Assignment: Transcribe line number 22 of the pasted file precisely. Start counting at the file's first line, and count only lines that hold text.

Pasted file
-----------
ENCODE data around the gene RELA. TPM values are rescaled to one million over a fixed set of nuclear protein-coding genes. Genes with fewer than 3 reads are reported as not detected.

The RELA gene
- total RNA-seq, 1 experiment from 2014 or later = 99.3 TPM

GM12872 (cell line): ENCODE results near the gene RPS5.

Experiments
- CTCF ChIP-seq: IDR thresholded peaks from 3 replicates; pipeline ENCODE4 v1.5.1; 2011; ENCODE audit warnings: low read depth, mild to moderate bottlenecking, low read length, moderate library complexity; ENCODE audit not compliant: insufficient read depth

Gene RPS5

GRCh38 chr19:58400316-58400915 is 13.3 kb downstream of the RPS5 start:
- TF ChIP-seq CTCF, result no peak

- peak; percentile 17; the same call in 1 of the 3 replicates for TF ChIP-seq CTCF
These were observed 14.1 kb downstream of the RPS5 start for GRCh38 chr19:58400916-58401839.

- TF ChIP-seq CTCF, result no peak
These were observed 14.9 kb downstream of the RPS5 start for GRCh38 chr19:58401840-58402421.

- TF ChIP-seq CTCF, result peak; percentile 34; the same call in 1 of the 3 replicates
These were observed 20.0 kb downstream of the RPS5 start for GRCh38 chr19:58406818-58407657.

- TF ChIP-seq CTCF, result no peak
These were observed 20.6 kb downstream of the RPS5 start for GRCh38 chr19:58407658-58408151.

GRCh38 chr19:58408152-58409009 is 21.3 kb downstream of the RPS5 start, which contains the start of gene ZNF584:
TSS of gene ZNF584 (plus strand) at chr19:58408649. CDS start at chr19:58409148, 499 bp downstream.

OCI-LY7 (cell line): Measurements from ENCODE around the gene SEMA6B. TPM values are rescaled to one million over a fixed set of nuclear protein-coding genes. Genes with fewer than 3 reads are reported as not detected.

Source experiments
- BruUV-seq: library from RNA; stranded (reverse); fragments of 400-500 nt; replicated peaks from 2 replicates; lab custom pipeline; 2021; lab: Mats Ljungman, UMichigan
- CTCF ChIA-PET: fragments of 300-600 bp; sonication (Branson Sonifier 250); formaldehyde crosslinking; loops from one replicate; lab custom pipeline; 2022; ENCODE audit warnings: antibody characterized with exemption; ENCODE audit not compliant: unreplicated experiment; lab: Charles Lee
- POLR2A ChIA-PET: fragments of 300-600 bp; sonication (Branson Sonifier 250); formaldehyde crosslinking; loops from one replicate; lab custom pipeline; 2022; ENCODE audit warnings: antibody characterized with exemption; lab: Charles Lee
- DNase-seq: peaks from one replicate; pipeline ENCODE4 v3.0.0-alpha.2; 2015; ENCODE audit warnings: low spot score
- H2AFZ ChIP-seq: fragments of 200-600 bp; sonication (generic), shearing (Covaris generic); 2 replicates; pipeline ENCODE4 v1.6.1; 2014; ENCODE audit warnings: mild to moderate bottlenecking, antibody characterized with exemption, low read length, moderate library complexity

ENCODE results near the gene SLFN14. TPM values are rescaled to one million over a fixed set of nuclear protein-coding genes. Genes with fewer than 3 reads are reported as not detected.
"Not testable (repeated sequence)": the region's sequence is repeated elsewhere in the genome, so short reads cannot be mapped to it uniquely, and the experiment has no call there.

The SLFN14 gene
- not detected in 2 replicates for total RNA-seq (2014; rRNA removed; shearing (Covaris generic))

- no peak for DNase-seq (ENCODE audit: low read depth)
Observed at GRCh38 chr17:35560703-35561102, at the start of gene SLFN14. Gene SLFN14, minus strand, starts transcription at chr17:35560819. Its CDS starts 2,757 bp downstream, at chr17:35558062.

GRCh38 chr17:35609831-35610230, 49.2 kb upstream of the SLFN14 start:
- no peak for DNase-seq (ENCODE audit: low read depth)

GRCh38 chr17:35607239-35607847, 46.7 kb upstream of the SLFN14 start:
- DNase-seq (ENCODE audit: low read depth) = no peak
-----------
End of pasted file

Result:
- BruUV-seq: library from RNA; stranded (reverse); fragments of 400-500 nt; replicated peaks from 2 replicates; lab custom pipeline; 2021; lab: Mats Ljungman, UMichigan